My second biggest challenge is incorporating exercise into my routine.  I *try* to take a number of 10-minute walking breaks during the day.  I’m not nearly as good at this as I’d like to be — I constantly feel that I’ll lose too much time if I take that break.  Nevertheless, a short walk almost always gives me the inspiration I need to untangle a writing knot (motivation, plot points, etc.)  It’s just hard for me to remember that while I work.

So:  How do I write fast?  I outline (still relatively minimally, compared to many).  I set aside dedicated time to write.  I limit distractions while I’m writing.  I write.  And I save editing (my greatly preferred writer function!) until after the writing is done.

Questions?  Debates?  Techniques that work best for you for writing fast?




16 comments to Then and Now — Writing Fast

  • sagablessed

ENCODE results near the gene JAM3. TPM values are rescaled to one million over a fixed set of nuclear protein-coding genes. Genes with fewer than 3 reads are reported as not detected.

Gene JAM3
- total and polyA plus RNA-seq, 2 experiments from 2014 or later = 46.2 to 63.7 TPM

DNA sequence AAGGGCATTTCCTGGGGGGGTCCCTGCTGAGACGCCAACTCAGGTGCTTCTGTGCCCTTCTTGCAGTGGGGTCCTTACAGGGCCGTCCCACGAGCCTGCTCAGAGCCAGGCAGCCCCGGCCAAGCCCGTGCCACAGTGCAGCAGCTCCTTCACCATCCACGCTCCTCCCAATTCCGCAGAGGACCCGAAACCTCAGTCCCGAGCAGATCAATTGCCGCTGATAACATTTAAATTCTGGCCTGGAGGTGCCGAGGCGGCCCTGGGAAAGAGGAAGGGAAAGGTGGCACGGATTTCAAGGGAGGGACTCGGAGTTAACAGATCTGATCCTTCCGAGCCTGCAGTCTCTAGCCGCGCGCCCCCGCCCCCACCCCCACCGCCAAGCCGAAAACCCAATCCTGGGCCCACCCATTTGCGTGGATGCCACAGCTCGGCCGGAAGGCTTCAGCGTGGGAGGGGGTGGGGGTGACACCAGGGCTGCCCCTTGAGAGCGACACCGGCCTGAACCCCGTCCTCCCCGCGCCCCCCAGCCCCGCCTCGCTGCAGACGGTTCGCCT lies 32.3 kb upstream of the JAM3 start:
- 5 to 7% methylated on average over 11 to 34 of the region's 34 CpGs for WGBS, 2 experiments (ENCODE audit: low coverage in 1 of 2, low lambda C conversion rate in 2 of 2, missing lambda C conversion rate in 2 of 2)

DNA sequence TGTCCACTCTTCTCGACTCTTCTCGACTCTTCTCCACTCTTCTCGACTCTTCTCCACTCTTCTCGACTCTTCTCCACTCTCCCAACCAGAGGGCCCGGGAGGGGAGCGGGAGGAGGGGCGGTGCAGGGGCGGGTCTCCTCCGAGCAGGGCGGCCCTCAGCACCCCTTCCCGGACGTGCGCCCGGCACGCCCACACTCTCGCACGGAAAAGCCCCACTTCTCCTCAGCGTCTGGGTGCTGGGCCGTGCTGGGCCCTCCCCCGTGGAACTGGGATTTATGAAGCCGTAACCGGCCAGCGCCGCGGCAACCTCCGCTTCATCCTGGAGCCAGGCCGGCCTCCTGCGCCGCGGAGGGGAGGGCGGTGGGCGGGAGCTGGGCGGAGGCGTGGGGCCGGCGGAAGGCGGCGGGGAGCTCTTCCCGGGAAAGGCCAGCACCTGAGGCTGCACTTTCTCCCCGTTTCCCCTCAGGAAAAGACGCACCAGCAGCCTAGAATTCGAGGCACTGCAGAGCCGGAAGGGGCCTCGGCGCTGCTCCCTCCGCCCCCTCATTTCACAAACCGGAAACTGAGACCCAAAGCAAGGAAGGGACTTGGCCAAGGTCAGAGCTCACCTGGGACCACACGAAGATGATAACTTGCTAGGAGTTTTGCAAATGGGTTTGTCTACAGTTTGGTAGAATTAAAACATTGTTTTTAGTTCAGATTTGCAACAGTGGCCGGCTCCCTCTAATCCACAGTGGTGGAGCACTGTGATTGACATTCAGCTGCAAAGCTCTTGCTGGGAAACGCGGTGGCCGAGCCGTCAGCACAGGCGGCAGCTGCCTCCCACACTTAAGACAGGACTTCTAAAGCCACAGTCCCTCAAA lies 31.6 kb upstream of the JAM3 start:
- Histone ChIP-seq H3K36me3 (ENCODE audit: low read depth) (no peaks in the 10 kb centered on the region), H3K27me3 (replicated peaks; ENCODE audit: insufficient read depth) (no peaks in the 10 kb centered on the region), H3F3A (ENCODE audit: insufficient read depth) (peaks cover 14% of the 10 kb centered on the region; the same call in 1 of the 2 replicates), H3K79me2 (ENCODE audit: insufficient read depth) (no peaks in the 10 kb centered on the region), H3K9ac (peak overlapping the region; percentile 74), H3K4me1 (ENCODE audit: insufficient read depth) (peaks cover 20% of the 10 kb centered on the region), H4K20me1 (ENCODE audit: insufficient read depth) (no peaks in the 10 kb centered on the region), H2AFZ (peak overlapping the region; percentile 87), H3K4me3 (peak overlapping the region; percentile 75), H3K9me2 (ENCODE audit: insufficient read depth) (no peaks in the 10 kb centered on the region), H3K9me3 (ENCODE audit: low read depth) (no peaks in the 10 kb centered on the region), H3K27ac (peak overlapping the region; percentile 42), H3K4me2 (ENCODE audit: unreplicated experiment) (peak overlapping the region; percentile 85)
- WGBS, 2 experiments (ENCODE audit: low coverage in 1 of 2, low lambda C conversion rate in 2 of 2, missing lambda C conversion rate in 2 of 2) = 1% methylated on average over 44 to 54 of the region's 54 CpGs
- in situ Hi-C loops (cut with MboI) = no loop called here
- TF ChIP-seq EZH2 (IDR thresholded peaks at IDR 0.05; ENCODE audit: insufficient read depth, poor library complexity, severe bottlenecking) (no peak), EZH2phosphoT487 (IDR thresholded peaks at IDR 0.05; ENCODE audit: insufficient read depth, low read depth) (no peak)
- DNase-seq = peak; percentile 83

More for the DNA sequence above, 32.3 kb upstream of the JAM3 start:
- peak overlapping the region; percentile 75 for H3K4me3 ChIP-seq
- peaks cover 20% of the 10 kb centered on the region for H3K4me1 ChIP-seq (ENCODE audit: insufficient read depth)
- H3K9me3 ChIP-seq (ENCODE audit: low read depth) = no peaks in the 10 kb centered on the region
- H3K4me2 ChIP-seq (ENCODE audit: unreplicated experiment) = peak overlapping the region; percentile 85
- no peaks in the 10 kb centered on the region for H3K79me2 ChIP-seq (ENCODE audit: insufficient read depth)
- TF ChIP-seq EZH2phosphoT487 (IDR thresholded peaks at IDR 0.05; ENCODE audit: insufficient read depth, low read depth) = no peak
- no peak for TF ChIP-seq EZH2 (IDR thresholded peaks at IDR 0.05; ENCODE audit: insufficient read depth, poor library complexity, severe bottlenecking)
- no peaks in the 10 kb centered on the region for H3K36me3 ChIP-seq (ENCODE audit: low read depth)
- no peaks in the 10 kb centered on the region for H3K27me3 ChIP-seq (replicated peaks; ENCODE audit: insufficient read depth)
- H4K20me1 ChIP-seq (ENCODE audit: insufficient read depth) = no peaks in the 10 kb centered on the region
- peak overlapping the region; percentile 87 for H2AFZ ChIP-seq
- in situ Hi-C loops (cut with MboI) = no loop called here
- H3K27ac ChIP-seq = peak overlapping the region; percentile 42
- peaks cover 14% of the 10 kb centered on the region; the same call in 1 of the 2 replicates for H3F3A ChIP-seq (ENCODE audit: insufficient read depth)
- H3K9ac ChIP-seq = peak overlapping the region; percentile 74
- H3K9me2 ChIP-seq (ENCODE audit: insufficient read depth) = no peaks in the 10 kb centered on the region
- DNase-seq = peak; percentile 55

Writing fast? What is this paradise you speak of? It cannot be!
    If I am focused and not distracted, I might, might I tell you, be able to type out 1,500-2,000 words a day. Of course my puppy begs to differ -the rotten twerp.
    My second biggest challenge is Facey-paste (FaceBook).
    *hangs head in shame* Hi. I’m Saga, and I am a facebook addict. But at least I don’t candycrush.

    To help me speed up, I do a timeline. I tried to pants it, and I get sidetracked when trying to figure out what happens next.
    This make your lunch ahead thing….giving that one a try. Another thing I do is select music for the scene. I don’t know why, but writing to music that reflects the general mood of the current section seems to give me focus.